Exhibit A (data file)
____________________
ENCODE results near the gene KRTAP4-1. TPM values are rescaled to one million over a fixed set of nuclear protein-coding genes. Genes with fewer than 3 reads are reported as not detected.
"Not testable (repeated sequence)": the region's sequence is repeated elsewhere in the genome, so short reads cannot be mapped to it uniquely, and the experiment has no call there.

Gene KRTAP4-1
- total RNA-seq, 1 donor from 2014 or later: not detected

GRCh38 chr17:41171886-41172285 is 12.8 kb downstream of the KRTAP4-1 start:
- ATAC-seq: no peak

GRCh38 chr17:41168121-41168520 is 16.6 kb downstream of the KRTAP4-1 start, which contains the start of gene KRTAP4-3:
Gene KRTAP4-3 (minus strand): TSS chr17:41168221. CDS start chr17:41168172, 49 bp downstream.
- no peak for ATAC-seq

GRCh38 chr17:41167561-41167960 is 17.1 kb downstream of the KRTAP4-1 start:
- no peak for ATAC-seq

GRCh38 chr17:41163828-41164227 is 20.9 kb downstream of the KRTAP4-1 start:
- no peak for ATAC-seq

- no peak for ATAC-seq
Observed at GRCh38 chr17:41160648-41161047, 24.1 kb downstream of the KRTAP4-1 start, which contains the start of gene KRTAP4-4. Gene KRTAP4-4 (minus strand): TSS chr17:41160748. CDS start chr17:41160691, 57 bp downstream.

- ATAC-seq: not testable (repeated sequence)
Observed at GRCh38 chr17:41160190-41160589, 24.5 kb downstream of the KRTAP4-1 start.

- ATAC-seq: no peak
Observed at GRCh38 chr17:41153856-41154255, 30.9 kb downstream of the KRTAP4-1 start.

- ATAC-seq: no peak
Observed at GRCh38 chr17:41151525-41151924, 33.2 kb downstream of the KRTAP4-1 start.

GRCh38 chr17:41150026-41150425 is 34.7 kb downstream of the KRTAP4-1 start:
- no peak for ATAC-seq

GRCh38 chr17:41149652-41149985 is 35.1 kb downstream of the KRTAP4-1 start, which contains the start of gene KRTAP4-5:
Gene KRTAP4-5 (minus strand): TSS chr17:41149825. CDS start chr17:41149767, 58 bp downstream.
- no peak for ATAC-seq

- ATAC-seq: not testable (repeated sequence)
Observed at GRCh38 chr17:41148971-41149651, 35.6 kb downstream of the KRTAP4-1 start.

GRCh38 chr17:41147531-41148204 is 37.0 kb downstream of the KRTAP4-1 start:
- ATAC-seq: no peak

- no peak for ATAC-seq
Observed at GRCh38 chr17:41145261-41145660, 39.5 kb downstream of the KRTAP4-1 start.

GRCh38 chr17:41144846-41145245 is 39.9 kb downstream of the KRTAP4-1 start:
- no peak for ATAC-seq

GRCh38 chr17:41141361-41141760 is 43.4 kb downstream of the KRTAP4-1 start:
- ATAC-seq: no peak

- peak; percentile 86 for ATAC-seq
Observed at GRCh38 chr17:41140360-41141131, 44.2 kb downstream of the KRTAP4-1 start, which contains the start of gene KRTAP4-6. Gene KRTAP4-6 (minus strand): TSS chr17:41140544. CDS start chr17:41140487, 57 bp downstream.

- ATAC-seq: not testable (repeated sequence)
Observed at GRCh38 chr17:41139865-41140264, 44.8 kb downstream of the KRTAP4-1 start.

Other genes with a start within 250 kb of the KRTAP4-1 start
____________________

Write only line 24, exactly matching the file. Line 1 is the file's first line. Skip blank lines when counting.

GRCh38 chr17:41149652-41149985 is 35.1 kb downstream of the KRTAP4-1 start, which contains the start of gene KRTAP4-5: